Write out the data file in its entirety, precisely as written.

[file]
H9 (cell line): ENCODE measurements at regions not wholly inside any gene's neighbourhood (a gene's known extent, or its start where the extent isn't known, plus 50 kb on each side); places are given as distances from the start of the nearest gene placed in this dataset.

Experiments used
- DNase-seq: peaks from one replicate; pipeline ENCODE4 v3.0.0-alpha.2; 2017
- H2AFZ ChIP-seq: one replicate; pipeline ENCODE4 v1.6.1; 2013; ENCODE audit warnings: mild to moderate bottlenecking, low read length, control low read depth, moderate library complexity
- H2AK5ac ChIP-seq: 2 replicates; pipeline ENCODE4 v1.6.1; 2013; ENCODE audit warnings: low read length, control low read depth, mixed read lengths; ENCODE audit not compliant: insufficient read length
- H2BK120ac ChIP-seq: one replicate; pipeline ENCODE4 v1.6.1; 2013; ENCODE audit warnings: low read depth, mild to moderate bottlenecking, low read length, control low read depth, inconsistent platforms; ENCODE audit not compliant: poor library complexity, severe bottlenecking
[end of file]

H9 (cell line): ENCODE measurements at regions not wholly inside any gene's neighbourhood (a gene's known extent, or its start where the extent isn't known, plus 50 kb on each side); places are given as distances from the start of the nearest gene placed in this dataset.

Experiments used
- DNase-seq: peaks from one replicate; pipeline ENCODE4 v3.0.0-alpha.2; 2017
- H2AFZ ChIP-seq: one replicate; pipeline ENCODE4 v1.6.1; 2013; ENCODE audit warnings: mild to moderate bottlenecking, low read length, control low read depth, moderate library complexity
- H2AK5ac ChIP-seq: 2 replicates; pipeline ENCODE4 v1.6.1; 2013; ENCODE audit warnings: low read length, control low read depth, mixed read lengths; ENCODE audit not compliant: insufficient read length
- H2BK120ac ChIP-seq: one replicate; pipeline ENCODE4 v1.6.1; 2013; ENCODE audit warnings: low read depth, mild to moderate bottlenecking, low read length, control low read depth, inconsistent platforms; ENCODE audit not compliant: poor library complexity, severe bottlenecking